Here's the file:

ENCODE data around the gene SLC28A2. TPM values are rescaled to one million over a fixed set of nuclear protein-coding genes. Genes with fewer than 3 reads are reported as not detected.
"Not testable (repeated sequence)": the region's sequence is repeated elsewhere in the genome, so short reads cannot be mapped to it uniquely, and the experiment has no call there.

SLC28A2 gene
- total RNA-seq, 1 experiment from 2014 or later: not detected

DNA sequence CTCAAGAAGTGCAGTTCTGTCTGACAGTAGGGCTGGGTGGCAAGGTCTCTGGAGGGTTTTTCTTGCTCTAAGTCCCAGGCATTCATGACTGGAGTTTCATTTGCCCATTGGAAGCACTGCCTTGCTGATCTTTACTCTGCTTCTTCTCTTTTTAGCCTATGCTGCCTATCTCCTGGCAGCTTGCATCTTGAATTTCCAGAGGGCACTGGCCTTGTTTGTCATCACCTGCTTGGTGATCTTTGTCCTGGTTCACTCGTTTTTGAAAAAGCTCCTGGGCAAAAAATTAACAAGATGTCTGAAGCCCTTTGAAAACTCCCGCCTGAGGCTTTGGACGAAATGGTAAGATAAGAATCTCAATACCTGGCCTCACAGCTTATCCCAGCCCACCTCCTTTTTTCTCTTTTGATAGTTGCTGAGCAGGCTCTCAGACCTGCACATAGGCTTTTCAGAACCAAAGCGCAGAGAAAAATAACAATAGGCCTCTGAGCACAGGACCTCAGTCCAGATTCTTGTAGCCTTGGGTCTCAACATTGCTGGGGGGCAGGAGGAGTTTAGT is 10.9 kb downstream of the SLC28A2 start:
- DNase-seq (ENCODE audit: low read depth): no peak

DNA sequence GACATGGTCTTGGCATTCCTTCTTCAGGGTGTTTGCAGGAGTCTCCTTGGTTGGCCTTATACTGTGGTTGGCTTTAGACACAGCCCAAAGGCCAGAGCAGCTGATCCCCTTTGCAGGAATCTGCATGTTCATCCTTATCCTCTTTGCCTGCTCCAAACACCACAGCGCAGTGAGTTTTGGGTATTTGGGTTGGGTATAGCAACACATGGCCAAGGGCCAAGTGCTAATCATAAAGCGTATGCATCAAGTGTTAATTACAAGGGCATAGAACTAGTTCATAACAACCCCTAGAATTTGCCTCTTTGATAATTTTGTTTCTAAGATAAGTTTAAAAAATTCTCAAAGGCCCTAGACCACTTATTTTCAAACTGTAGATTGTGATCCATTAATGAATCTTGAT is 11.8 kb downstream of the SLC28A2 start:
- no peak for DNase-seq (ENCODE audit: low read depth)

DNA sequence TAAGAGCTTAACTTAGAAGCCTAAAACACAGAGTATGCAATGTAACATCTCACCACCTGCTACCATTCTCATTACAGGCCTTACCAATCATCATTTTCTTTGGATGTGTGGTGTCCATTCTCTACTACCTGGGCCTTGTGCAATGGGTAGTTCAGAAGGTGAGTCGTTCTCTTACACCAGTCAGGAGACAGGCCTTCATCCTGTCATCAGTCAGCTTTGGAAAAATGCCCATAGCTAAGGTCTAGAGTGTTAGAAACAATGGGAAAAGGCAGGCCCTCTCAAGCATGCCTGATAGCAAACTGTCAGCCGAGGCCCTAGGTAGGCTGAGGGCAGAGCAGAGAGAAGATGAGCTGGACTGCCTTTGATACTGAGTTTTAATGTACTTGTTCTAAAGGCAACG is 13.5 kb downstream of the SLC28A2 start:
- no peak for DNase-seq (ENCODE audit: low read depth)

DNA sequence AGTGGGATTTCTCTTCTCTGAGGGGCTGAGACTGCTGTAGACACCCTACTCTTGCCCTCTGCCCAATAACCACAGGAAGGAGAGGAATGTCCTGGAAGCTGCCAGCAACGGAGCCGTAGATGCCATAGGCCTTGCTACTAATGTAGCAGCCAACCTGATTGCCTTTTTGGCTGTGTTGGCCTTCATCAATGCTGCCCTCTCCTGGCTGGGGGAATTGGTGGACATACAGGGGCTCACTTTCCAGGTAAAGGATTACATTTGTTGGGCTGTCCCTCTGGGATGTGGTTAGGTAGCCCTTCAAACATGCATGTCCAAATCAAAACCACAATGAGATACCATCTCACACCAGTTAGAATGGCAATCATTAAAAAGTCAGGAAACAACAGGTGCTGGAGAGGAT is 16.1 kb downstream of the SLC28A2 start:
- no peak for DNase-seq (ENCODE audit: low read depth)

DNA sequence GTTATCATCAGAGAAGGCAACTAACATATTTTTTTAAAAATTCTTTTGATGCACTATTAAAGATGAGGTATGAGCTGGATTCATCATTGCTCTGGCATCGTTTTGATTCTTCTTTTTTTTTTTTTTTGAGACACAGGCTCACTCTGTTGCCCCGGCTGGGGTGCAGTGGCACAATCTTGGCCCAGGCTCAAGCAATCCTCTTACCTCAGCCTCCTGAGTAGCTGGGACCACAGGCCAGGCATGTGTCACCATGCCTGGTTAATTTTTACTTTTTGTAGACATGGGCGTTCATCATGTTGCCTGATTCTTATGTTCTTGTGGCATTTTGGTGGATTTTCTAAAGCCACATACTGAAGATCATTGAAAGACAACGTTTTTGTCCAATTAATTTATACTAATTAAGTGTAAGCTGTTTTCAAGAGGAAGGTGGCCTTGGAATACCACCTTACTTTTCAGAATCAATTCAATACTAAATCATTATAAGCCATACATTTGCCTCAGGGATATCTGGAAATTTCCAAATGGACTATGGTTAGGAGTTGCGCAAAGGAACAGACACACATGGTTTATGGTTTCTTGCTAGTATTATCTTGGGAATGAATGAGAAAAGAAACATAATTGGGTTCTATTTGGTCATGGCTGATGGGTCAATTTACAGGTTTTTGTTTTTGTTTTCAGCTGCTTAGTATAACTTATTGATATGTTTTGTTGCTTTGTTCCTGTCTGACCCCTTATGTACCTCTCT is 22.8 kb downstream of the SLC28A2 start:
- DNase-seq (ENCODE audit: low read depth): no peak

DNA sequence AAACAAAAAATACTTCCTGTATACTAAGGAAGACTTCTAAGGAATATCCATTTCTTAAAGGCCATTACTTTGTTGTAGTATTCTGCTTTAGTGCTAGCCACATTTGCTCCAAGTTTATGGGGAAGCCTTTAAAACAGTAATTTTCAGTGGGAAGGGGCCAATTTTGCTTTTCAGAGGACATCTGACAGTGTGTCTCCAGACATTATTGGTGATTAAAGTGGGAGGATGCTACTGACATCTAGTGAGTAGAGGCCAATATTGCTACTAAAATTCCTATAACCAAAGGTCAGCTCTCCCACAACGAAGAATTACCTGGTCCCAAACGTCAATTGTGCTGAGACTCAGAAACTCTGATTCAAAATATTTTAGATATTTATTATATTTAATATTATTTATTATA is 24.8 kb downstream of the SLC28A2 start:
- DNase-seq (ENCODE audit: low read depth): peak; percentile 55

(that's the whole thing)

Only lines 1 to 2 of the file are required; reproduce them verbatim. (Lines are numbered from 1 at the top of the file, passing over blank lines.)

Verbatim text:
ENCODE data around the gene SLC28A2. TPM values are rescaled to one million over a fixed set of nuclear protein-coding genes. Genes with fewer than 3 reads are reported as not detected.
"Not testable (repeated sequence)": the region's sequence is repeated elsewhere in the genome, so short reads cannot be mapped to it uniquely, and the experiment has no call there.